Milne v Stephen Slesinger, Inc., 430 F.3d 1036, 1039 (9th Cir. 2005). See e.g. L.P. Loren,
Renegotiating the Copyright Deal in the Shadow of the Inalienable Right to Terminate(2010) 62
Fla.L.Rev. 1329; P. Menell and D. Nimmer, Judicial Resistance to Copyrights Inalienable Right to
Terminate Transfers(2010) 33 Columbia Journal of Law & the Arts 227.
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Thus, authorsability to recapture copyright rights has, in practice, been
narrowly limited.
Also in the 1976 Act, Congress narrowed the circumstances under
which an independent contractors work could be deemed a work made
for hire, legally authored by the creators employer. Under the current
copyright act, works created by employees are works made for hire.
Works created by independent contractors, however, can be works
made for hire only if the creator signs a work made for hire contract.
That hasnt prevented courts from concluding that works created by indi-
viduals who are not treated as employees for the purposes of labour and
tax laws should nonetheless be deemed to be employee-created works
made for hire,
or that works created by independent contractors who
have not signed a work made for hire agreement should be considered
to have been authored by the entity that paid for their creation, because
that entitys decision-making authority made it the dominant author
of the work.
Even when the courts construe the statute in authorsfavour, moreover,
those interpretations have little practical eect on authorsopportunities to
control or earn money from their works. In 1993, freelance journalists
led suit against the New York Times, claiming that the Timeslicensing
of their contributions to electronic and online databases infringed their
reproduction, distribution and public display rights. Their initial permis-
sion to the Times to print their articles in its newspaper, they insisted,
did not allow the Times to resell those articles to electronic database ser-
vices. The Times argued that a privilege in the statute permitting the pub-
lisher of a collective work to reprint contributions to the collective work
only as part of the collective work, any revision of that collective
work, or any later collective work in the same series,
authorised it to
license full issues of its newspaper to digital publishers. The trial court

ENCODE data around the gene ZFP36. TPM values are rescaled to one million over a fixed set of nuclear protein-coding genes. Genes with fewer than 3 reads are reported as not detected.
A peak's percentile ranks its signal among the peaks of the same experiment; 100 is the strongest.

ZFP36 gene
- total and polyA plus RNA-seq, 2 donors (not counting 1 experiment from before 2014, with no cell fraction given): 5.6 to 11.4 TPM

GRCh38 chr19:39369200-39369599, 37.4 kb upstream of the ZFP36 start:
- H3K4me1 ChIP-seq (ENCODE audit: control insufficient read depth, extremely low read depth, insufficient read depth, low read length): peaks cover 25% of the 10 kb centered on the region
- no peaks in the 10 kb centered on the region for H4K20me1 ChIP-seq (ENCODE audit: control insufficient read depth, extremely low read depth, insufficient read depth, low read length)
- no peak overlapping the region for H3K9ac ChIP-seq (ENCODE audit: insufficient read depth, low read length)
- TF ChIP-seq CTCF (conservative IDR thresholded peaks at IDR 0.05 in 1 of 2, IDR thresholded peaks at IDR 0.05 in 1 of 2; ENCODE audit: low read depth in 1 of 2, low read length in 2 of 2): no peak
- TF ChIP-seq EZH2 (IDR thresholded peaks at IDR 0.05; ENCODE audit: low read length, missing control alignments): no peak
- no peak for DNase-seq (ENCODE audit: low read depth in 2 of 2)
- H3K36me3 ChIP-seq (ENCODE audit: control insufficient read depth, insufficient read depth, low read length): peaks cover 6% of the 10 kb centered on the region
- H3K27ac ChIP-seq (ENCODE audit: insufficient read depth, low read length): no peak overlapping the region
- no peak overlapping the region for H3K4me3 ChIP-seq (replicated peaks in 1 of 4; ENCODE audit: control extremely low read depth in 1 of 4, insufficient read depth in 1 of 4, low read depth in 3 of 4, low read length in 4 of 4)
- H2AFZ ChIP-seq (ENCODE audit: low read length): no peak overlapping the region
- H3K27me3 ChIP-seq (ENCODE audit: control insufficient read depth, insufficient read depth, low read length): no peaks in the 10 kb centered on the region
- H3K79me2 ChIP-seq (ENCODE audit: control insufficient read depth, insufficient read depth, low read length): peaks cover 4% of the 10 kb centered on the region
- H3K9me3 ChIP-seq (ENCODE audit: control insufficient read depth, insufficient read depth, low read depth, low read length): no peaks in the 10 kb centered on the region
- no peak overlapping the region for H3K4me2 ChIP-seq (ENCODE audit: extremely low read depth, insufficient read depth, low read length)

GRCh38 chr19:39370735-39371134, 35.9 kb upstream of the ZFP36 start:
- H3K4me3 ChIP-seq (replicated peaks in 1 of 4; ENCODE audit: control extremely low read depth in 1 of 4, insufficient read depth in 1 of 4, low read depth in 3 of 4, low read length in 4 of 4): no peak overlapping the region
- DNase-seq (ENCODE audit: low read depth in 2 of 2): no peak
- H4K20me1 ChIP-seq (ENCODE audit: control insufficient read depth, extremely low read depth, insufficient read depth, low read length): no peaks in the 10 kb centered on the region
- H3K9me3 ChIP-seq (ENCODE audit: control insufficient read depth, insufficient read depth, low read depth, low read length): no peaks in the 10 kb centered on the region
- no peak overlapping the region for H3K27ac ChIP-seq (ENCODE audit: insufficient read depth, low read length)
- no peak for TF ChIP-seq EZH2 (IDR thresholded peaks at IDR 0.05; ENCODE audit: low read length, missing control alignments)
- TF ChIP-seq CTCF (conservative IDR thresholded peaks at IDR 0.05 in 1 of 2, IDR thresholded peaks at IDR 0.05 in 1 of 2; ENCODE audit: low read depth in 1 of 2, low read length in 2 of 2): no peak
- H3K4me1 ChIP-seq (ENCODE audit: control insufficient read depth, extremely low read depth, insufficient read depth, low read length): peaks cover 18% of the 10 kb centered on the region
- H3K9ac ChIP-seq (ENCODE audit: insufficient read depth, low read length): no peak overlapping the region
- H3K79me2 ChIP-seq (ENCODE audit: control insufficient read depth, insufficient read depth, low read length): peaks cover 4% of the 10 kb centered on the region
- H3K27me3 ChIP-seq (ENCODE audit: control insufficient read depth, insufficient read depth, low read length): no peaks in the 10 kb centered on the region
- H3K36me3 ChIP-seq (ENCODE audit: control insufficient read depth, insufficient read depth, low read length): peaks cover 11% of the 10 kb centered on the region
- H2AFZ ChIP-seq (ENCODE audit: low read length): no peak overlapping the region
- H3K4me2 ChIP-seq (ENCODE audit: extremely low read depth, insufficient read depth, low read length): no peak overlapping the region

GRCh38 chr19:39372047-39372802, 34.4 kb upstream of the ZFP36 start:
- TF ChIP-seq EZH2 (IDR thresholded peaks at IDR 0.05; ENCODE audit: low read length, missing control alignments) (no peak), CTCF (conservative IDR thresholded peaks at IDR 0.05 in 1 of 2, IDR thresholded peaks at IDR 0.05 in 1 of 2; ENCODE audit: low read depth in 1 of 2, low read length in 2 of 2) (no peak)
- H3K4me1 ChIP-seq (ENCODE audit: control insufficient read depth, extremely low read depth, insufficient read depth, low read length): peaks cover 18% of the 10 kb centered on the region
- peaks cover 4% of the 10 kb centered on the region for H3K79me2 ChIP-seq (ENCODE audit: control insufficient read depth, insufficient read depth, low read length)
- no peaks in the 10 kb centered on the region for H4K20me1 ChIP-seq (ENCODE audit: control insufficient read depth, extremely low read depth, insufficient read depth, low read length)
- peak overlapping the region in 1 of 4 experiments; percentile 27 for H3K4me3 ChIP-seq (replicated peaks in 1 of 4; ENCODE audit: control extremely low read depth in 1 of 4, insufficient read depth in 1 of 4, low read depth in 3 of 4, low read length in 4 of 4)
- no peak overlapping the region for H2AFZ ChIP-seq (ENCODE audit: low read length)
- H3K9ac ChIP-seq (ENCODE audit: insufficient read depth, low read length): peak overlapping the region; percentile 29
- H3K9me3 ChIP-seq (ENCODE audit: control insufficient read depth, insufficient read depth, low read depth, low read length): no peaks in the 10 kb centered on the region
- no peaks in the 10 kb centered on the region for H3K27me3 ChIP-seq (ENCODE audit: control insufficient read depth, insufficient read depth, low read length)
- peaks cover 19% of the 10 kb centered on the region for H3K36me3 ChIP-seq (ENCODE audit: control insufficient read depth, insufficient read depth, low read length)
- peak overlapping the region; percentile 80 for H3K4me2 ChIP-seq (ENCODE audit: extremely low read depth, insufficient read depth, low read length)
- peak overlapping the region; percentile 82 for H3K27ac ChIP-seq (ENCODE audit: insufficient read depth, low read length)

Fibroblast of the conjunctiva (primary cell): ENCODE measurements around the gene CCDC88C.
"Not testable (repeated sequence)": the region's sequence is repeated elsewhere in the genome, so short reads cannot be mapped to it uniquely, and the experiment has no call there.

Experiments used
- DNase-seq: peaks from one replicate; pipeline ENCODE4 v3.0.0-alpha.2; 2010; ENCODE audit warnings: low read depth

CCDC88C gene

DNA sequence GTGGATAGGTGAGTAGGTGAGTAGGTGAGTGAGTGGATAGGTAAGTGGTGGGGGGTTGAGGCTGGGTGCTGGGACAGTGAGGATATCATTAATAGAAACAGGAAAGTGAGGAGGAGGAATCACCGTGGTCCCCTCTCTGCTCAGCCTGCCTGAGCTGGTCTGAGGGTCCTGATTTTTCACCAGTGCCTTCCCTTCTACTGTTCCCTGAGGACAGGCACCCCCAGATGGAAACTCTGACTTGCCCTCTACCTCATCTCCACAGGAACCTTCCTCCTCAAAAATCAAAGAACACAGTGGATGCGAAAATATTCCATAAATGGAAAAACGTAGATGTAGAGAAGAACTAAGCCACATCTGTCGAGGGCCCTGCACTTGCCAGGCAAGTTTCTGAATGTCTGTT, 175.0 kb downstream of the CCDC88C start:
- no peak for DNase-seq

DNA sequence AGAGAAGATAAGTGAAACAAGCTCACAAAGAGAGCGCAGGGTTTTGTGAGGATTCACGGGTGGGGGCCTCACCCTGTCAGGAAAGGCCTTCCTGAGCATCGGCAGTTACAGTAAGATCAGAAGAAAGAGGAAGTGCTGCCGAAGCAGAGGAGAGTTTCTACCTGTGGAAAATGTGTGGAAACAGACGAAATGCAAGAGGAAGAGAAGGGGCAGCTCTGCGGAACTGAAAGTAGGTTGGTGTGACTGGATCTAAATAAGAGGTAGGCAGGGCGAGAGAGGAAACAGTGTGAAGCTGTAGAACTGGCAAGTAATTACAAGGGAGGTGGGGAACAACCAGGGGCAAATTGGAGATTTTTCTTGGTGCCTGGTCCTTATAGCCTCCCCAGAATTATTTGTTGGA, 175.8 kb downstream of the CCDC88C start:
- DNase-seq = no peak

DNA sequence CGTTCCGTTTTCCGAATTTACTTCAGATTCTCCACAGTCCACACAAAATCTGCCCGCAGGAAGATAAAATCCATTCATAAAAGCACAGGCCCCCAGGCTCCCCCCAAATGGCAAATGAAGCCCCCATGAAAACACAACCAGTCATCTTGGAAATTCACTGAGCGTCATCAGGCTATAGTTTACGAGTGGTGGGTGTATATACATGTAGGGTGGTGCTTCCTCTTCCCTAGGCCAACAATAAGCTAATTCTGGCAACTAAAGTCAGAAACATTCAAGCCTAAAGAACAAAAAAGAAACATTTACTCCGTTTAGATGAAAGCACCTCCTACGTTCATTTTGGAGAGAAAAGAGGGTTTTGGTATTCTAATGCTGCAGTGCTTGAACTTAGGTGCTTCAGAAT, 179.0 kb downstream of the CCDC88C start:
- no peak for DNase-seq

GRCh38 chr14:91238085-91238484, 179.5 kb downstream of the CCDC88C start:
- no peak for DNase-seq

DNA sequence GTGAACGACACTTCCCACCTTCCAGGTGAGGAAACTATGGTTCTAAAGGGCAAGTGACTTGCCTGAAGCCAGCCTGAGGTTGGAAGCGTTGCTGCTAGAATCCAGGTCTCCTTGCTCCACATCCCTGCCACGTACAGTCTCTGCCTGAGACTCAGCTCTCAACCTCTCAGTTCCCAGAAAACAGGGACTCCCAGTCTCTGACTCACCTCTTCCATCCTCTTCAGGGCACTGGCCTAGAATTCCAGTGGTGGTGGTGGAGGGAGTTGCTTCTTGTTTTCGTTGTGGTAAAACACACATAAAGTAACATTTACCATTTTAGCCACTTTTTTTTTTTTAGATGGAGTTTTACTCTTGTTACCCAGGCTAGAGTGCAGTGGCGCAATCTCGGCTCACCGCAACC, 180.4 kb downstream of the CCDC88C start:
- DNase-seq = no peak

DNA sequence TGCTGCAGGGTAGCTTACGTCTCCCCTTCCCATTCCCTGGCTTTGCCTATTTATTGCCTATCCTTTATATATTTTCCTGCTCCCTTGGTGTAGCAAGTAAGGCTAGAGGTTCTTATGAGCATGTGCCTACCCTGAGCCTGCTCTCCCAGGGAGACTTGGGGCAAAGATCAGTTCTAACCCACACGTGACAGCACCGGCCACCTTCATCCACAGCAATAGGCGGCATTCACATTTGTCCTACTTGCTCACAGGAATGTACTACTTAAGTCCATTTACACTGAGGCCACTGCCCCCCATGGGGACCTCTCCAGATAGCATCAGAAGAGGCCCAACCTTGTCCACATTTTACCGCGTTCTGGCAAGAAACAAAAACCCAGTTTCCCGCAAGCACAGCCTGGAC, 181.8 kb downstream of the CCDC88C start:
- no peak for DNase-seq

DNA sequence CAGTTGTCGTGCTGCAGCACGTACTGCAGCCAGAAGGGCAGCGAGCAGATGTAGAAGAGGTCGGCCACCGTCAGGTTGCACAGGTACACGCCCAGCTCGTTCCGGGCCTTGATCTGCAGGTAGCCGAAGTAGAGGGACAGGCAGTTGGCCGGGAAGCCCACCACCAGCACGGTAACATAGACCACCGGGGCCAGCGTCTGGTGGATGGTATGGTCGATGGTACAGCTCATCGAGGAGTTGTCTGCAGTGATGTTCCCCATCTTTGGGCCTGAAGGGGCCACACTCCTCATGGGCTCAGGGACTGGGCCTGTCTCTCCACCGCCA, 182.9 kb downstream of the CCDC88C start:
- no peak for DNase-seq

Nor do copyright owners appear to be willing to allow the new or enhanced copyright rights they are
seeking to be subject to comparable recapture provisions. Congress is currently considering the
CLASSICS Act, a Bill that would establish an entitlement to royalties for the digital transmission of
sound recordings that were recorded before US law extended copyright protection to sound recordings.
See S. 2334, title 2, 115th Cong. (2018). Although the Bill is described by the recording industry asso-
ciation as a measure to nally ensure that musicians and vocalists who made those timeless songs
nally get their due, see Recording Industry Association of America, Press Release: Historic
Coalition of 213 Musical Artists Calls on Congress to Pass CLASSICS Act, Fix the Pre-1972
Loophole for Legacy Artists, 13 February 2018, available at <
coalition-213-musical-artists-calls-congress-pass-classics-act-x-pre-1972-loophole-legacy-artists/>, it
includes no provisions that would allow the original authors of the sound recordings to recapture the
ownership of rights they assigned to record labels.
17 USC §§ 101, 201. See Community for Creative Non Violence v Reid, 490 US 730 (1989). In addition
to imposing the requirement of a signed writing, section 101 limits the category of commissioned works
made for hire to nine specic subject matter categories. See United States Copyright Oce, Circular
No. 9: Works Made for Hire (2012), available at <>.
See e.g. JustMed v Byce, 600 F.3d 1118 (9th Cir. 2010); JAH IP Holdings v Mascio, 2014 US Dist
LEXIS 16246 (D. Colo. 2014).
See 16 Casa Duse v Merkin, 791 F.3d 247, 260 (2d Cir. 2015).
17 USC § 201(c).
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In 2001, the US Supreme Court concluded that the purpose of
the statutory privilege was to protect authorsabilities to license their
works to other publishers, while enabling the publisher of the initial col-
lective work to print revised editions without again securing permission
from every contributor. That purpose would be frustrated if the publishers
could license the individual contributions to electronic databases.
In response to the Supreme Courts ruling, the New York Times
announced that rather than compensating 27,000 freelance authors for the
unauthorised licensing of their works to digital databases, it would instead
permit individual authors to request that the Times continue to make all
their works digitally available, without any additional payment, on the con-
dition that the authors release all legal claims against the Times and its data-
base licensees. Otherwise, the newspaper would purge all of those
freelancerscontributions from its database.
Further, in response to the
lawsuit, the New York Times and other large publishers insisted, going for-
ward, that all freelance journalists sign work made for hire or all rights con-
tracts authorising publishers to exploit the works in future as well as
existing media for no additional payment.
As Maureen ORourke noted:
Although the holding in the case ostensibly gave freelancers a bargaining